- the furnace supplying hot air to the sawdust dryer generates sparks and hot particles which, through a pneumatic transport system, may enter the dust cyclone and the silo, which can lead to fire or explosion
- too short a distance between the drying drum and the cyclone prevents maintaining the required distance between the spark sensor and the extinguishing nozzle
- location of the drying installation and sawdust storage under an unheated station roof, which could cause the extinguishing water to freeze
- protection of the duct between the drying drum and the dust cyclone and the transport line to the silo through a spark detection and suppression system
- extension of the duct between the dryer and the cyclone to ensure a minimum distance between the spark sensor and the extinguishing nozzle
- use of a heating system on the water installation exposed to negative ambient temperatures
Check the details of the implemented equipment and services:
Hazards during pellet production – examples
7 persons were injured in the explosion at the Georgia-Pacific plywood sheets production plant. Two of them – fatally. As indicated: “Despite the risks of explosion and deflagration with the presence of highly combustible dust and sparks, the dust collection system including the spark detection and suppression system, failed to meet numerous industry standards set by the National Fire Protection Association and FM Global.” After the incident, the court demanded from three companies a total amount of compensation of about PLN 134 million. The companies obliged to pay compensation are:
- manufacturer of the dust extraction installation (51% of the amount),
- manufacturer of the spark detection and suppression system (26% of the amount),
- Georgia-Pacific – the production plant where the explosion occurred (23% of the amount).
A fire of a sawdust silo located inside the production bay occurred at a wood processing plant in 2014. Fortunately, the situation was contained, and the fire did not move to the other bays. Unofficial sources reported that sparks from the fan contributed to the ignition.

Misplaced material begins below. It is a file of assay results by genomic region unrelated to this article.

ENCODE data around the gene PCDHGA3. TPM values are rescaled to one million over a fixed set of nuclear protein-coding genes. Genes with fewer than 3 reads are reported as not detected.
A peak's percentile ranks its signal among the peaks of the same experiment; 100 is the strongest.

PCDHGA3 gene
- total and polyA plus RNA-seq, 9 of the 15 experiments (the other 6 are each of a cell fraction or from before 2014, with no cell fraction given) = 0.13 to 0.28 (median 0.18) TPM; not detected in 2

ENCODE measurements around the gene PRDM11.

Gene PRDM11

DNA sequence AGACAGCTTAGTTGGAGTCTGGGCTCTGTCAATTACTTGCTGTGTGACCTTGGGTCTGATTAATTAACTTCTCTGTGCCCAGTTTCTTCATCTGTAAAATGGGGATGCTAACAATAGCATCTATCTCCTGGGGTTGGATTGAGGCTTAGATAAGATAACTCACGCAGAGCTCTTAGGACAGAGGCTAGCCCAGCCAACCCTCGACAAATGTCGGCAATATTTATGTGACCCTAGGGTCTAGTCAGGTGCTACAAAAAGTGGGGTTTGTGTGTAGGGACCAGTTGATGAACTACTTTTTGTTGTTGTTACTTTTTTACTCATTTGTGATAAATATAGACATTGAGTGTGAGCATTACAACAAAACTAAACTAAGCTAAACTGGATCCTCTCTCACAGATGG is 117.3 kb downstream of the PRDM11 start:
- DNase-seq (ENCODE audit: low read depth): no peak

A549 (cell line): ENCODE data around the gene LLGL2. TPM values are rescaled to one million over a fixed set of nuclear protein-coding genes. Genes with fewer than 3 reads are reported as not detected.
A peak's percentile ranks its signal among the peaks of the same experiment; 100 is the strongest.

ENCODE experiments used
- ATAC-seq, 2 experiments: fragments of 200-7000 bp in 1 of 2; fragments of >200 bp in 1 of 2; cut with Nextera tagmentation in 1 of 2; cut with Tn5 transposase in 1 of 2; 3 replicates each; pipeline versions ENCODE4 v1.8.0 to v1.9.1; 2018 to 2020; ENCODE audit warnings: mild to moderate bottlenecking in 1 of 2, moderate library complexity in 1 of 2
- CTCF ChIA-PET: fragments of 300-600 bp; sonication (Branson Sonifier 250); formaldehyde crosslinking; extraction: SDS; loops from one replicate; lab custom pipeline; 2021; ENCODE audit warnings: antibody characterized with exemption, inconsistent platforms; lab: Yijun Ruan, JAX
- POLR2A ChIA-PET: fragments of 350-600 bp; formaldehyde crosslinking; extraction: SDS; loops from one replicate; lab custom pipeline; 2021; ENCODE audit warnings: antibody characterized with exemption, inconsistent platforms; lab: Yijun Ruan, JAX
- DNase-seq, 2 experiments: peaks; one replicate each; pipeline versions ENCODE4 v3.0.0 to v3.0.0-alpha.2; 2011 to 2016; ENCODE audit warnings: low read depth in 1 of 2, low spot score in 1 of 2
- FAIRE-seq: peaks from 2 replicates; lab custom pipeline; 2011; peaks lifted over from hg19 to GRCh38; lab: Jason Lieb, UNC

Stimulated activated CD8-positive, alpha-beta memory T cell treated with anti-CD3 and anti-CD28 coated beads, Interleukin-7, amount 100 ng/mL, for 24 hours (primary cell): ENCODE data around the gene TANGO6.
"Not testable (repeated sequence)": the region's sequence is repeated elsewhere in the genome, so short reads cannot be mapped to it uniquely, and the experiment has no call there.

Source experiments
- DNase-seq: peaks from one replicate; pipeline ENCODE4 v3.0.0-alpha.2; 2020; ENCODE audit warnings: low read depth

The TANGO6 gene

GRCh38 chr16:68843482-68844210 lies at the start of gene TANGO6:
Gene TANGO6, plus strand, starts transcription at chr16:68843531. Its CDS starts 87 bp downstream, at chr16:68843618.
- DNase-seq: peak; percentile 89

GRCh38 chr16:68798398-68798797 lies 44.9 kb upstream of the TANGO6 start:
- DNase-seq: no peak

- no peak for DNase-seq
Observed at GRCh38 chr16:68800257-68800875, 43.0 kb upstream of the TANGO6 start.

Three years later (2017), a similar event occurred at a wood processing plant. Ignition and explosion occurred in the sawdust storage silo damaging the upper part of the silo. The probable cause of the fire was the introduction of impurities (metal chips from the production line) into sawdust. After the fire, losses were estimated at about PLN 50 thousand. Fortunately, no one was injured in the incident.
These are just three examples of the many that occur in the wood industry. In most of the technological processes associated with wood processing, sparks or hot particles are generated and can enter the filters, among others. They are one of the most common initiators of dust ignition and can cause a fire or explosion in pipelines, cyclone, and most frequently – in a silo.
Sawdust receiving, drying and storage plant
The plant in question consists of a hopper, a system for transporting wet sawdust to a drum dryer together with an oven supplying it with hot air, a dust extraction cyclone and a silo. Dry sawdust is collected from the drum dryer and then transported pneumatically to the cyclone where dust is extracted. From the cyclone, the sawdust is transported to the storage silo, also using pneumatic transport.
Experience shows that sparks and hot particles that can lead to fire or explosion are often generated in such installations. They may be of different origins. In the case of the described plant, they can be generated by an oven used to supply hot air to the dryer. Sparks can also be generated by impact e.g. a metal element against the inner walls of an installation. Such an element can enter the installation with sawdust – through the hopper.
It has therefore become necessary to effectively eliminate these threats. Spark detection and suppression systems are most commonly used in such cases and such a solution was also applied for this plant.
How to eliminate sparks from a sawdust pneumatic transport system
The spark detection and suppression system is mounted on ducts and transfers, used to transport the flammable product to equipment and instruments, and inside of which an explosion or fire may occur. Taking this into account, in the present case, the system sensors and extinguishing nozzles were installed at two points, i.e:
- on a 700 x 700 mm duct used for pneumatic transport of the sawdust to the cyclone after drying,
- on a DN400 duct, used to transport the dry sawdust from the cyclone to the silo.
In order to determine the installation points of the detectors and extinguishing nozzles on both ducts, their size and the amount of transported material per 1 m3 of duct volume were taken into account. In addition, the total response time of the system and the flow velocity of the material in the duct, which was previously measured, were also considered.
While in the case of the DN400 duct, we did not encounter any problems, in the case of the 700 x 700 mm duct, it turned out that it is too short in relation to its cross-section and airflow rate, which was about 30 m/s. With such parameters, the duct length should be at least 6-7 m. Unfortunately, it actually measured only 4 m. The plant had to undergo a conversion in order to extend the duct.
Installation of the hydraulic system under an unheated station roof
Due to the location of the drying installation and sawdust storage outside, under an unheated station roof, we provided a pipe heating installation with insulation casing and special thermal insulation covers for the extinguishing units. This ensures that all water supply pipers and the tank are protected against freezing over their entire length.